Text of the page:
Flaxland - History
Fibre flax - Rediscover Britain’s Forgotten Crop S Cooper 2009
Typically one may be aware that in the past linseed fed to cattle created a glossy coat, it is great for oiling cricket bats, made into paints and what child of the 1950’s doesn’t recall linoleum floor coverings? Linen, which granny talked about with reverence when using and preparing high quality linen bed sheets and tablecloths, was highly regarded.
Windmill hill a mile north of Avebury Wiltshire. March 2009.
The girl with the flaxen hair looks on as family plays Sunday afternoon cricket.
Earliest evidence of flax as an agricultural crop in Britain was found at the Ancient hill fort of Windmill Hill overlooking both Silbury Hill and the Stone circle and earth embankments of Avebury.
Alexander Keillers archaeological dig of 1920 revealed many items relating to an established farming culture including remains of flax seeds and barley dating back to the Bronze Age 5000 years ago.
(note: modern day grain storage top right)
Flaxland will explore and increase the awareness of the traditional uses of the flax plant, which continues to play an important role in everyday life. Also to promote the developments and uses of flaxseed (linseed) in the food sector and of flax fibres in new technologies.
Flaxseed, also known as linseed, today are grown in the UK solely for the value of its seed content. At one time flax growing and processing was an important industry, the growing of crops to spin into yarn for cloth and cordage is rapidly becoming a forgotten craft in the UK.
The flax plant has a long history both worldwide and in the United Kingdom.
Archaeological evidence from the times of the Pharaohs and the Far East indicate that flax cloth was produced 6000 BC. It is established that flax could have been grown in England in the Bronze Age; it is known that it was present in Scotland at the time of the Norse men. It is certain that the Romans, who understood the value of eating flax seeds, would have developed the cultivation of flax throughout their empire.
The growing of plants was part of subsistence farming throughout the middle ages. As well as creating fine cloths it was used in many agricultural items and every day utilities where strong lines, ropes or cloths were required.
Many references to both flax and hemp appear in the Doomsday book; by the Elizabethan period flax was in great demand for sailcloth and riggings for England’s growing naval fleet.
By the 1700’s the growing and processing of flax for cordage and cloth had developed into an industry, numerous water mills were involved in flax production throughout England, Ireland and Scotland.
With a continental trade becoming established in cloth, financial encouragement were offered for home produced flax and duties placed on imports. Wool, hemp and flax were the main fibres processed. Developments, fibre processing machinery and the invention of the spinning jenny led to the importation of the shorter, empire produced, cotton fibres, which started to compete with homegrown crops.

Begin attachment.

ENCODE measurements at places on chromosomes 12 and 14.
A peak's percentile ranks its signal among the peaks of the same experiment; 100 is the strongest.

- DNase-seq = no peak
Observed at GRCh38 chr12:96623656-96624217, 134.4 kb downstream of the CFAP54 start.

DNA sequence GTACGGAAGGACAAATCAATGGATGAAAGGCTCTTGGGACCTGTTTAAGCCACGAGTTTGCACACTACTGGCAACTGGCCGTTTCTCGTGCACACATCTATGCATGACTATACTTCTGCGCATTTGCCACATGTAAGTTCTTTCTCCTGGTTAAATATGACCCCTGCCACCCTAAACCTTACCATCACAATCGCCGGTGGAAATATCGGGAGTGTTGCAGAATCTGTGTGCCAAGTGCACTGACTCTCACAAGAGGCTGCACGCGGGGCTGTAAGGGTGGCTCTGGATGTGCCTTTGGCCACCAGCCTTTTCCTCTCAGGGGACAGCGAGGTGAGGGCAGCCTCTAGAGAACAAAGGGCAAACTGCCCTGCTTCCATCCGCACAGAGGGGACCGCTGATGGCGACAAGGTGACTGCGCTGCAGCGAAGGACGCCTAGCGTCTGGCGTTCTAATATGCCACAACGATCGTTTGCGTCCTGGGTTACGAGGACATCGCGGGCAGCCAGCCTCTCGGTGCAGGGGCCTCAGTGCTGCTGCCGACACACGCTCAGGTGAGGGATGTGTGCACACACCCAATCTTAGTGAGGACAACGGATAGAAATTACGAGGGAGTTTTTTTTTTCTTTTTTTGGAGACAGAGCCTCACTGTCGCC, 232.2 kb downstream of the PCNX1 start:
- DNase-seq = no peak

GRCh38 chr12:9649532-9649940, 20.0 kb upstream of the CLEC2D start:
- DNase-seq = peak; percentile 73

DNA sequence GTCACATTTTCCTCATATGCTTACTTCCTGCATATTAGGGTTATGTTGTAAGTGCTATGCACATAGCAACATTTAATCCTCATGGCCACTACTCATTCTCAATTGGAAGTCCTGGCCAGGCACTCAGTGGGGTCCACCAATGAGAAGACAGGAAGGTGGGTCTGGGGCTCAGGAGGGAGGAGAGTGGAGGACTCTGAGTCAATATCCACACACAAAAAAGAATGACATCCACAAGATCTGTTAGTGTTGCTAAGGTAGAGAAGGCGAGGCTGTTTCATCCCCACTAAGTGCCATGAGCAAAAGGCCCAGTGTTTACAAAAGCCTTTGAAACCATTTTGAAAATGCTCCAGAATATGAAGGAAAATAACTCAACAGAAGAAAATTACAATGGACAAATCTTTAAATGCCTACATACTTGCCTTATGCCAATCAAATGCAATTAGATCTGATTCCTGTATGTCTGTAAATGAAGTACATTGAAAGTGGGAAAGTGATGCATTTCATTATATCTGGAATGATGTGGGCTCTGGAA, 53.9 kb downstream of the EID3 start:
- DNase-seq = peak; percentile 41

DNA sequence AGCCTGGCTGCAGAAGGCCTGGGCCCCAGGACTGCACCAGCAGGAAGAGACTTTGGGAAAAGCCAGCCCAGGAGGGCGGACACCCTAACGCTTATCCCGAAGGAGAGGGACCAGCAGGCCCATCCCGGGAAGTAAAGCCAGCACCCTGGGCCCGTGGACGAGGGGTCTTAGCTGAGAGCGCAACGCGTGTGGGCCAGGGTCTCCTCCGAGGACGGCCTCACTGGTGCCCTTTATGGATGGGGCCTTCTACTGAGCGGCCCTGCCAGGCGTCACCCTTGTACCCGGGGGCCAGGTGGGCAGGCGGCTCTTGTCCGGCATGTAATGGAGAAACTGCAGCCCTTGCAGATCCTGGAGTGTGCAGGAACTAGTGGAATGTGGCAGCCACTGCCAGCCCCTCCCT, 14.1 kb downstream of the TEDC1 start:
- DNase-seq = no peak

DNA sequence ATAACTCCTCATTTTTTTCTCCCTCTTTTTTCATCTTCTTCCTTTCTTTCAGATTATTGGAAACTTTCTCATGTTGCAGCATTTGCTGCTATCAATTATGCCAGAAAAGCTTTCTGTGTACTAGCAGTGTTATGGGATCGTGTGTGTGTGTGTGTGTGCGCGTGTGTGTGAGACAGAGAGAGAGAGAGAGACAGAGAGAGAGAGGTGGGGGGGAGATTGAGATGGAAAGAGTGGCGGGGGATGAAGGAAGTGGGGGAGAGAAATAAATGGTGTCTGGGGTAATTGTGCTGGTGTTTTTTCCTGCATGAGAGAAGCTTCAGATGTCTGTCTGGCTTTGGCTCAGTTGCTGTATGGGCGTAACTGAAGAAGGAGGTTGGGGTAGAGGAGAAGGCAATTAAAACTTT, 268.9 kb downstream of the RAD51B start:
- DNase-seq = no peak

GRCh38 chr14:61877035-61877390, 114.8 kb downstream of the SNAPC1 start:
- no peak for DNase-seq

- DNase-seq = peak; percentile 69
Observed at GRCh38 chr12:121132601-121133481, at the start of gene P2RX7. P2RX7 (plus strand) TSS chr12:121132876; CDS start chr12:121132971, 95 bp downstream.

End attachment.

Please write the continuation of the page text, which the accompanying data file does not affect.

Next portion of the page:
Throughout the industrial revolution there was a gradual drift towards cotton cloth.
By the 1900’s most of the flax spun in England was imported. The need for self-sufficiency and the superior strength of flax fibres saw a resurgent in flax growing throughout both world wars.
The last commercial flax growing for spinning into yarn was on the Sandringham Estate in the mid 1950’s. No fibre flax growing industry exists in England or Ireland now.
The shorter varieties of the flax plant (generally referred to as linseed) are still grown for their oil content in the seed. It fits well into a modern arable rotation using the same machinery as grain harvesting. The linseed crop is not always ranked amongst the most profitable and in the past has been dependent upon subsidies so areas sown are variable.
With the drive for local food with provenance, UK growers and farmers are supplying an increasing quantity of high quality, oil producing linseeds to both the industrial and food markets.
For those seeking local fibres and cloth one has to look no further than our nearest neighbours – France, Belgium and Eastern European countries where the flax processing and growing still thrives.
The challenging climate of the early 21st century years along with increasing leisure time, driving us towards sustainability and leading to a revival in traditional craft pursuits. Working with fibres can be shown to provide a useful and gainful pastime.
The exciting new developments in technological use of fibres and flax oils as well as the increasing interest in flaxseeds’ important role in a healthy diet will ensure a future for flax/linseed growing in Britain and the close continent.
local foods / local fibres
updated November 2013- flaxland
Copyright: S & A Cooper.